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Travelling to Mali.

Are you preparing your trip to Mali? Gulliway will help you to plan an interesting route and give you the best advice on exciting places and sights in Mali. It also enables you to calculate your trip costs. We collect statistic data on trips to Mali from our club’s members. It helps us to make recommendations on planning your journey. For instance: Why do tourists travel to Mali? . Travellers go to Mali from around the world, .

Few countries of Mali, rich in lands and cultures, are the most interesting for tourists. . .

The map of Mali

Mali regions.

Want to see interactive maps of Mali? There are maps of the following Mali regions in our database:

    Return back to Interactive map of West Africa.
    Geographically Mali consists of the following regions: Région De Ségou, Région De Sikasso, Région De Tombouctou, Région De Mopti, Région De Koulikoro, Région De Kayes, Région De Kidal, Région De Gao.

    Cities of Mali

    If you plan a trip to Mali, pay special attention to . .

    Routes and travel notes about Mali.

    Start browsing routes database from here: All routes of Mali. . According to it, the most popular ways to travel to Mali .

    Useful information about Mali from Gulliway:

    Do you want to read more about Mali? Check, what Wikipedia knows about Mali. . Our statistic says, the most popular travelling activities in Mali are: .


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    • The Wikipedia article about Mali

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      Mali (/ˈmɑːli/ ( listen); French pronunciation: ​[mali]), officially the Republic of Mali (French: République du Mali), is a landlocked country in West Africa, a region geologically identified with the West African Craton. Mali is the eighth-largest country in Africa, with an area of just over 1,240,000 square kilometres (480,000 sq mi). The population of Mali is 18 million. Its capital is Bamako. Mali consists of eight regions and its borders on the north reach deep into the middle of the Sahara Desert, while the country's southern part, where the majority of inhabitants live, features the Niger and Senegal rivers. The country's economy centers on agriculture and mining. Some of Mali's prominent natural resources include gold, being the third largest producer of gold in the African continent, and salt. A majority of the population (90%) are Muslims.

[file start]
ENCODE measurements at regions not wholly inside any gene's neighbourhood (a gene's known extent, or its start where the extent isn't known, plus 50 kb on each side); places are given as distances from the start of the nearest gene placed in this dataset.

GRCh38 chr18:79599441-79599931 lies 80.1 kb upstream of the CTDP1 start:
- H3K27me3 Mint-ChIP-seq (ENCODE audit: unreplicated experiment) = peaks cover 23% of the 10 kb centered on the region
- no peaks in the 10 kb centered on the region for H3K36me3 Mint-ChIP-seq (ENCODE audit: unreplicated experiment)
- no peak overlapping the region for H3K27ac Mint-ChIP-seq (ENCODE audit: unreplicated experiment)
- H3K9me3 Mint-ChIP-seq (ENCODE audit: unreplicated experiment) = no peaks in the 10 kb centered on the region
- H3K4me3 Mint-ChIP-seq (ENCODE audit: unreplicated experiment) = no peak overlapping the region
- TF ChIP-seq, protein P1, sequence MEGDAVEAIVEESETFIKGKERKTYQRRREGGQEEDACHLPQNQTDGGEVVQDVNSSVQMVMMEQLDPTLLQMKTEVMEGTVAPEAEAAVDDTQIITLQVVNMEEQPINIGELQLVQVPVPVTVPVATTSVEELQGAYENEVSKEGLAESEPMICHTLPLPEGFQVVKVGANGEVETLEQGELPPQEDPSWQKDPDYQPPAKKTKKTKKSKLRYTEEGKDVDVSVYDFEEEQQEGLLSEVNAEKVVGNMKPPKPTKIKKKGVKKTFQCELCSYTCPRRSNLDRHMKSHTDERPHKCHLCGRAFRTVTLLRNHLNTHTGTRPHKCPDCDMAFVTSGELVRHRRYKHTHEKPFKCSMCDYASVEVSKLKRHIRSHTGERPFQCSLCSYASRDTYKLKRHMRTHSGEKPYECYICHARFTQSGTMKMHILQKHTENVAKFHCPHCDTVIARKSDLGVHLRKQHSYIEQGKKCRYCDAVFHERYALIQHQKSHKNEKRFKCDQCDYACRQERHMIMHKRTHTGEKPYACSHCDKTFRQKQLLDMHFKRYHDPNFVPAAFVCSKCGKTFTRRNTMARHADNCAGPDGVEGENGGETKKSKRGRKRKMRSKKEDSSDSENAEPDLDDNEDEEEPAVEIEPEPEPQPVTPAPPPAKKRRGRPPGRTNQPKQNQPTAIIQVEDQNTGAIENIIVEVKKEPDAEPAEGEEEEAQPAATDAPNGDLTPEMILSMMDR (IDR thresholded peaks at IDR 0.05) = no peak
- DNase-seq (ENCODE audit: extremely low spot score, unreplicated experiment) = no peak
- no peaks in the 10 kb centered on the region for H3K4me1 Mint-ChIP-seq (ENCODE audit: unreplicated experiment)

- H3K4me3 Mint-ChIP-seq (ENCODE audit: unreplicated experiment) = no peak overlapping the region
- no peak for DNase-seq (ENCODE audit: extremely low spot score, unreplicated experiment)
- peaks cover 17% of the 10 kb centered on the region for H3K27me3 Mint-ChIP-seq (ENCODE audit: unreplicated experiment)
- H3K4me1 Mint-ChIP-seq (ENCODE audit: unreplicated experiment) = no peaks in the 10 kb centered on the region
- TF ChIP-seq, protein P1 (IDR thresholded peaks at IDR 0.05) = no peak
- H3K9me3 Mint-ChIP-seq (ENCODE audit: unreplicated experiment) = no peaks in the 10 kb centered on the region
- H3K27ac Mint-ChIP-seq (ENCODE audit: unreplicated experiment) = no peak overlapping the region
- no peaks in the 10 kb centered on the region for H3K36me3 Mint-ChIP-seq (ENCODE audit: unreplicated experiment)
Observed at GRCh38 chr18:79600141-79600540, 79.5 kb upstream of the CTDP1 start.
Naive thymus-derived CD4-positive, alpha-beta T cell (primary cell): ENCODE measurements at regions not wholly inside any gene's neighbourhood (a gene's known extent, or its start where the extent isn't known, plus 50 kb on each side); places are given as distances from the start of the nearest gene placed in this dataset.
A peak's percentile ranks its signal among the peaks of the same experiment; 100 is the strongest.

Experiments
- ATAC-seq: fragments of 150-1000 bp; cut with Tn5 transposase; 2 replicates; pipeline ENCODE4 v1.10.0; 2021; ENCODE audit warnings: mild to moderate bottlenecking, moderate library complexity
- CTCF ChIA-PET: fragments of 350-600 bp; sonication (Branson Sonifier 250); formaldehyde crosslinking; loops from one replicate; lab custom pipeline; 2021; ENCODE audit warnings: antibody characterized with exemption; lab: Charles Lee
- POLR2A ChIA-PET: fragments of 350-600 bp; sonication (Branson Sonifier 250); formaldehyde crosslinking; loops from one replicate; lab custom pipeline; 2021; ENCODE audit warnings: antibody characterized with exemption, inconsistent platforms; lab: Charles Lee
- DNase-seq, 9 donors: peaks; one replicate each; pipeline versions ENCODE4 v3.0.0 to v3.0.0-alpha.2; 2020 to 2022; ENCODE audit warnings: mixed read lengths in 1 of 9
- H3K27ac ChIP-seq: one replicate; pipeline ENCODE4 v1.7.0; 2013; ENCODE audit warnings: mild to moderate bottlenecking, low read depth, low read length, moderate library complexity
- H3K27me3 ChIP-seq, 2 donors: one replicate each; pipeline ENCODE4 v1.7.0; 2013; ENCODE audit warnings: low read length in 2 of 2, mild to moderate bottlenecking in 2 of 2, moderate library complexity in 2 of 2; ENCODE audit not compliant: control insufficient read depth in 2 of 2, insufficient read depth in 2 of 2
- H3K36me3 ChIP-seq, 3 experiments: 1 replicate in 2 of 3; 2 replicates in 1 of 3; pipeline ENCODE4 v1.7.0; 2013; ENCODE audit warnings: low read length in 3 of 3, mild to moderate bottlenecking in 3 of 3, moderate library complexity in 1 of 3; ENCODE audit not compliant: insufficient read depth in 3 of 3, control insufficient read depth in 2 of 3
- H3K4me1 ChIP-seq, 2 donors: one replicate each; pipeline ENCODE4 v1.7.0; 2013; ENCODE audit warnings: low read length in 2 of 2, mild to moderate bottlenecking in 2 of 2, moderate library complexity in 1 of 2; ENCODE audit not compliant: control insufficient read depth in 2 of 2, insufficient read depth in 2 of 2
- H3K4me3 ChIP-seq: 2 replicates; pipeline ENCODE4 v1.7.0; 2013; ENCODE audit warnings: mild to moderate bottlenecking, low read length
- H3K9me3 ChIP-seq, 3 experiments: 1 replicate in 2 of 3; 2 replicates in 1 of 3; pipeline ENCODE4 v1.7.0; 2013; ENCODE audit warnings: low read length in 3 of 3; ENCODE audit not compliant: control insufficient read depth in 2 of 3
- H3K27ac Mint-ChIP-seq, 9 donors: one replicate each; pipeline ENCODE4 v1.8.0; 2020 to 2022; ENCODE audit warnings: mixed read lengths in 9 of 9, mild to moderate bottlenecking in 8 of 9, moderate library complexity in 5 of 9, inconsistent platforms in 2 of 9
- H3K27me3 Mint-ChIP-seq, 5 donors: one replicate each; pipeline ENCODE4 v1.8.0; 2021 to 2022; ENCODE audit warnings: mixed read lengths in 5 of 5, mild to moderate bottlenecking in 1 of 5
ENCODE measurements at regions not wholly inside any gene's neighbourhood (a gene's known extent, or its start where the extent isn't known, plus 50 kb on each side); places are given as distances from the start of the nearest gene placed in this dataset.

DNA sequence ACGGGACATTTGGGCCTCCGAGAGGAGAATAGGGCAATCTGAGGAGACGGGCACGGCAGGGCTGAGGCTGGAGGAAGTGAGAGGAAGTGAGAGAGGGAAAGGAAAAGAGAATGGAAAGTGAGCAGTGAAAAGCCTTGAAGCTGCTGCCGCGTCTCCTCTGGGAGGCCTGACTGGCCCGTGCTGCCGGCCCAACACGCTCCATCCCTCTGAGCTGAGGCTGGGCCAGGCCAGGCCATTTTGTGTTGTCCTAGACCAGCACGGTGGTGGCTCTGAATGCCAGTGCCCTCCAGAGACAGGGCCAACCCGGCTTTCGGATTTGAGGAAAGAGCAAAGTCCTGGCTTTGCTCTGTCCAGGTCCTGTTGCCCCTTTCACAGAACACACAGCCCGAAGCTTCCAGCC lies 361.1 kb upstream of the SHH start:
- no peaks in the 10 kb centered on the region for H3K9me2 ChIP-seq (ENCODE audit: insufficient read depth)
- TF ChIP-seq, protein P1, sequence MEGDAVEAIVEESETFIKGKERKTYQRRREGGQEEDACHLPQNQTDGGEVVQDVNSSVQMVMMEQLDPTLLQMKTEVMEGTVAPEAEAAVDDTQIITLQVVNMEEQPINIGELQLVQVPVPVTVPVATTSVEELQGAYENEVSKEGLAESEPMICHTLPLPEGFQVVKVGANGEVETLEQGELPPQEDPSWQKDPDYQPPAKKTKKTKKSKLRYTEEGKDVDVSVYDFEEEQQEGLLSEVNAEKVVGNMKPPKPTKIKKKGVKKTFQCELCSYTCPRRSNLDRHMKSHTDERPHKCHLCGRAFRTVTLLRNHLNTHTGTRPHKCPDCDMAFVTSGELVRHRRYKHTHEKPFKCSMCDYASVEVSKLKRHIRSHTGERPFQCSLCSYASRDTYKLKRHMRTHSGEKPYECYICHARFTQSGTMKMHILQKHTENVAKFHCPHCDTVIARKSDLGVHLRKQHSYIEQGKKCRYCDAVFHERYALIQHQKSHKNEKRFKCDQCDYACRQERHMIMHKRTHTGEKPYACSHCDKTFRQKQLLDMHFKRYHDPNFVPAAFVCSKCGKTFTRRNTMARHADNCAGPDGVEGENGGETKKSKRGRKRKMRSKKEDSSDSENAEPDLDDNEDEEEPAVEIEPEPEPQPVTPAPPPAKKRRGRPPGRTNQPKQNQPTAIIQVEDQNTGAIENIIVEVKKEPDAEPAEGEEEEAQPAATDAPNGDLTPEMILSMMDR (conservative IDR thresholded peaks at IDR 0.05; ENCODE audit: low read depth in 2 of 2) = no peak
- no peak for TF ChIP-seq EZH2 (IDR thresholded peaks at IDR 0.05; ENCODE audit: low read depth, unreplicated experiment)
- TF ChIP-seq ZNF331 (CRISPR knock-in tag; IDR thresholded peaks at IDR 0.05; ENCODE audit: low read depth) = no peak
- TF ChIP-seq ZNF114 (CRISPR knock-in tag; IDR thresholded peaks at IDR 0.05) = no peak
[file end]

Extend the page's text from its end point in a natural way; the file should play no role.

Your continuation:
Present-day Mali was once part of three West African empires that controlled trans-Saharan trade: the Ghana Empire, the Mali Empire (for which Mali is named), and the Songhai Empire. During its golden age, there was a flourishing of mathematics, astronomy, literature, and art. At its peak in 1300, the Mali Empire covered an area about twice the size of modern-day France and stretched to the west coast of Africa. In the late 19th century, during the Scramble for Africa, France seized control of Mali, making it a part of French Sudan. French Sudan (then known as the Sudanese Republic) joined with Senegal in 1959, achieving independence in 1960 as the Mali Federation. Shortly thereafter, following Senegal's withdrawal from the federation, the Sudanese Republic declared itself the independent Republic of Mali. After a long period of one-party rule, a coup in 1991 led to the writing of a new constitution and the establishment of Mali as a democratic, multi-party state.

      © This material from Wikipedia is licensed under the GFDL.